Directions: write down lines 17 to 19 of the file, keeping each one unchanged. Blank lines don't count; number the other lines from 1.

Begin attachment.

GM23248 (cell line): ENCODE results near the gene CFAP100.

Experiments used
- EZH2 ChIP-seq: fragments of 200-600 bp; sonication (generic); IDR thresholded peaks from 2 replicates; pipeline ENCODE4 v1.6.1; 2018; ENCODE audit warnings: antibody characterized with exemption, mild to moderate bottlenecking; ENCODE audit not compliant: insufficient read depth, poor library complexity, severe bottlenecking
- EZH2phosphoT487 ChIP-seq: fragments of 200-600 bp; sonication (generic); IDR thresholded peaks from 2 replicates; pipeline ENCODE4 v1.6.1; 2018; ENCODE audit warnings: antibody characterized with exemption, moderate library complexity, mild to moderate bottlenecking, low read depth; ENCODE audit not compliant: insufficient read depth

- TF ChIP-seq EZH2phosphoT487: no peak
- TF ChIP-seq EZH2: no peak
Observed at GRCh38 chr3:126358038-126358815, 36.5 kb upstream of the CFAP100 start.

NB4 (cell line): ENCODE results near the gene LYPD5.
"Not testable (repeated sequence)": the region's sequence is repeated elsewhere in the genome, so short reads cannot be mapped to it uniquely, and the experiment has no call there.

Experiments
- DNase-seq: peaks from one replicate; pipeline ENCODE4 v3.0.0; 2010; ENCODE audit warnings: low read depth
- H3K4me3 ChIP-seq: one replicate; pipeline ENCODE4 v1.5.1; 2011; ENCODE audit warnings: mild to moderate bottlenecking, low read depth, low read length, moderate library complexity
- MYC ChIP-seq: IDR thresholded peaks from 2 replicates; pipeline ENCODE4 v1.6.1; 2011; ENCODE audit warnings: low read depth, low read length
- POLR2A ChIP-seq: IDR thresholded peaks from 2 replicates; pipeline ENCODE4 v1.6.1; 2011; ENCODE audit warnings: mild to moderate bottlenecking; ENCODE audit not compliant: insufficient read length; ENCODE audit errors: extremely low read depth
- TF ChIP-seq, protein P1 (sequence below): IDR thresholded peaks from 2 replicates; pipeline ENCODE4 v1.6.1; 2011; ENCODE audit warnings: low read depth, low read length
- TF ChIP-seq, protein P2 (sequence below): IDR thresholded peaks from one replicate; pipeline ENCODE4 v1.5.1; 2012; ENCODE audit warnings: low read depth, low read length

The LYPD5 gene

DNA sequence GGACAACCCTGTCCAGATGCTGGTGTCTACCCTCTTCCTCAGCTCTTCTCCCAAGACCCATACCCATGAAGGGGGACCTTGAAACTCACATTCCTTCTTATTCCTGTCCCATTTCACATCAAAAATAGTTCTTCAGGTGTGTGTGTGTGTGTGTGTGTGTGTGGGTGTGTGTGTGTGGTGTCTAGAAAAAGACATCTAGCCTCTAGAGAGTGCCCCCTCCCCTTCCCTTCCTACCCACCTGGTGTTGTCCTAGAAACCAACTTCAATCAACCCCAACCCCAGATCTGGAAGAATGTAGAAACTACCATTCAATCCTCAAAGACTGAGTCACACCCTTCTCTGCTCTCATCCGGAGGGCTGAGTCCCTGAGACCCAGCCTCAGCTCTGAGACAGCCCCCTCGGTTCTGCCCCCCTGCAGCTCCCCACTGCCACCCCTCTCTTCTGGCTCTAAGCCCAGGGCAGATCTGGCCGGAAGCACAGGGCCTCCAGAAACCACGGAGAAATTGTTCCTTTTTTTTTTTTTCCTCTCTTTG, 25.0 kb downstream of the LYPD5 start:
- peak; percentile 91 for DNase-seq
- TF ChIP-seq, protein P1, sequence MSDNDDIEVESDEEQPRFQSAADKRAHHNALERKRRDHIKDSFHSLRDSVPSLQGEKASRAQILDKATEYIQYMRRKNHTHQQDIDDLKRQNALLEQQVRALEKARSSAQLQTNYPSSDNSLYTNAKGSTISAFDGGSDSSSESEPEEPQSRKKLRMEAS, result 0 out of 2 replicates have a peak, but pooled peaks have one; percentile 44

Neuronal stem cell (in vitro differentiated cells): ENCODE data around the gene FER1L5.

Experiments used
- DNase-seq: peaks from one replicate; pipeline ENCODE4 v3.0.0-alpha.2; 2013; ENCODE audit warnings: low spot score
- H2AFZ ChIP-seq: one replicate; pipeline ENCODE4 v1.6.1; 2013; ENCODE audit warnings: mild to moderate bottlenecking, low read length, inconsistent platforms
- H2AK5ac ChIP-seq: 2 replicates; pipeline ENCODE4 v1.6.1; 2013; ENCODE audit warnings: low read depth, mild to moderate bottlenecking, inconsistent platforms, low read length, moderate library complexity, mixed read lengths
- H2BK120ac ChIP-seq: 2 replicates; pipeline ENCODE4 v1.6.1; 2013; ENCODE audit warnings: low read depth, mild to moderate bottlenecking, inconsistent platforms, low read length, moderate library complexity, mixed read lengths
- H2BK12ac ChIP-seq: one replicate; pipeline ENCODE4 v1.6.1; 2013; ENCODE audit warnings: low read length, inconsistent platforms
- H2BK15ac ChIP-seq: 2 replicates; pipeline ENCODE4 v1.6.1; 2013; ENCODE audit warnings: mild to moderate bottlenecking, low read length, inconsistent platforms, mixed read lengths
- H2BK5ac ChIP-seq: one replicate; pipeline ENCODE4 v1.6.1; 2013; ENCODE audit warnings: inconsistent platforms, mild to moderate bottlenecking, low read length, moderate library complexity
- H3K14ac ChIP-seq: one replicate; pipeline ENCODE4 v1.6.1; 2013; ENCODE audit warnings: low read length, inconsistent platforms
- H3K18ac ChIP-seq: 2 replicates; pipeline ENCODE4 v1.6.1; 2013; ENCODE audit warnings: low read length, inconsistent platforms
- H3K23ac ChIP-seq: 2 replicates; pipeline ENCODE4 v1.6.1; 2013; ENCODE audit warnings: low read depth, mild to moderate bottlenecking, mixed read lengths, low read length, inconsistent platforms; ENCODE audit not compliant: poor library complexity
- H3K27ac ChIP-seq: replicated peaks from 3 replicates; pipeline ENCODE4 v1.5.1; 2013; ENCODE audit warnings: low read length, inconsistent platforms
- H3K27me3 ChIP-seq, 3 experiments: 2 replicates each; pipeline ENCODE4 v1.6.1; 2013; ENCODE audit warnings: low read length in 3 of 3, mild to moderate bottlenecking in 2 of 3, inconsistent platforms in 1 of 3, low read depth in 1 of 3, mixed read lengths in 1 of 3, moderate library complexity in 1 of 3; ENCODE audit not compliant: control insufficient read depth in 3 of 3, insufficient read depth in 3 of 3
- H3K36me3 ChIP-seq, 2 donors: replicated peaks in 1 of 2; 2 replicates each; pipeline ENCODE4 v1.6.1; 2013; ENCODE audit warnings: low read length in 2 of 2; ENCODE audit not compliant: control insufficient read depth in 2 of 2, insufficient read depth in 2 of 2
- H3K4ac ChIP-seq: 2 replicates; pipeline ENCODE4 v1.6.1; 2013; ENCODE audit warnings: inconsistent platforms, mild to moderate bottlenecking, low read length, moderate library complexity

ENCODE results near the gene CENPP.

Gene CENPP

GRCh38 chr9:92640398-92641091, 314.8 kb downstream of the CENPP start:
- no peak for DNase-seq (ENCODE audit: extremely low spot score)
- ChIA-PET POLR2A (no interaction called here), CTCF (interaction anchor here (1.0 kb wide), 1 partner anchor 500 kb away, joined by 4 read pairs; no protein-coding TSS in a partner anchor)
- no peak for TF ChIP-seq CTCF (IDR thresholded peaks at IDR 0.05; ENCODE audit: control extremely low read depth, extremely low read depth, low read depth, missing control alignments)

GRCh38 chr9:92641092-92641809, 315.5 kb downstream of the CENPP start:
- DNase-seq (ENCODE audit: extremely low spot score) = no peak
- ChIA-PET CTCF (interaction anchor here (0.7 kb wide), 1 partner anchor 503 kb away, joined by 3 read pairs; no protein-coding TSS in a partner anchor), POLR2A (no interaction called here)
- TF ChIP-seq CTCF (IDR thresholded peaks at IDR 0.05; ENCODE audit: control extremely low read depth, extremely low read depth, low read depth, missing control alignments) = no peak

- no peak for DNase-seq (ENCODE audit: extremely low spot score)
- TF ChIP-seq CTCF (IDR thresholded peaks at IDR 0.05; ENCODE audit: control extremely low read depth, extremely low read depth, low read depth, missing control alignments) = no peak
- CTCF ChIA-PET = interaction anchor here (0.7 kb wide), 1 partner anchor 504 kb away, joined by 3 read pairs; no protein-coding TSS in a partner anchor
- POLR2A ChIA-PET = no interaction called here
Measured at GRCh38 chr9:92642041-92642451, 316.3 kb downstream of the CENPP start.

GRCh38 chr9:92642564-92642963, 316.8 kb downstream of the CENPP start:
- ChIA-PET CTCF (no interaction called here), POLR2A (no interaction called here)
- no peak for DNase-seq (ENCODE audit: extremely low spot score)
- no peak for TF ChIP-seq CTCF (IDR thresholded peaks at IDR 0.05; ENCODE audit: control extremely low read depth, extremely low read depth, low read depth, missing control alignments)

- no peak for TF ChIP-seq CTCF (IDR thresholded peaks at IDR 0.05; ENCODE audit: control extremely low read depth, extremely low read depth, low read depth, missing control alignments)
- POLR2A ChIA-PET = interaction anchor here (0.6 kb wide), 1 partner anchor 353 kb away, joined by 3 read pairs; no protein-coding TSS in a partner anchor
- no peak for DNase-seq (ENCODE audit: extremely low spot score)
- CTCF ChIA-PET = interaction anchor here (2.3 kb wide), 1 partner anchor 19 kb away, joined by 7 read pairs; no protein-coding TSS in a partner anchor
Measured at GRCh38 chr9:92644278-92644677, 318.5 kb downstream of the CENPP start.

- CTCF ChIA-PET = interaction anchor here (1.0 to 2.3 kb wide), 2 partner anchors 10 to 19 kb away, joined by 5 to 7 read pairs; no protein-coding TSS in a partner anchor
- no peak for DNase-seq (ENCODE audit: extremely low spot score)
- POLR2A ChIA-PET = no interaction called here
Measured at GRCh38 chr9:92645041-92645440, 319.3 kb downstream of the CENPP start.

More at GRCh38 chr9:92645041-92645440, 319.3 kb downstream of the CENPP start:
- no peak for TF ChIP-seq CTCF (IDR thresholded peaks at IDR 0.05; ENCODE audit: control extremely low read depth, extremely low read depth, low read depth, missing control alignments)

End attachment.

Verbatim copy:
The LYPD5 gene

DNA sequence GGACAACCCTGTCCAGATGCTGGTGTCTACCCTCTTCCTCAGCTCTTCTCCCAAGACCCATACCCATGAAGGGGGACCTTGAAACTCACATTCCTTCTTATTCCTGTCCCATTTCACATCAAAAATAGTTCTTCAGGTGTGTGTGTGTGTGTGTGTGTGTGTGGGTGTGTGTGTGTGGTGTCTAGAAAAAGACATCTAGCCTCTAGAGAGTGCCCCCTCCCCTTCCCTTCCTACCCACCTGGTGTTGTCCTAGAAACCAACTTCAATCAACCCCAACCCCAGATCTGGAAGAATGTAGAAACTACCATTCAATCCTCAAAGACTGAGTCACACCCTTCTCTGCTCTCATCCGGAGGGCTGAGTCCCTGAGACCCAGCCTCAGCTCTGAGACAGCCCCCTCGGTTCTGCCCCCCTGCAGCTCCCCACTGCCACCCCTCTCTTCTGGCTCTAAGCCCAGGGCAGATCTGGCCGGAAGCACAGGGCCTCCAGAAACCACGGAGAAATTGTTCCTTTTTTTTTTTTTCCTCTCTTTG, 25.0 kb downstream of the LYPD5 start:
- peak; percentile 91 for DNase-seq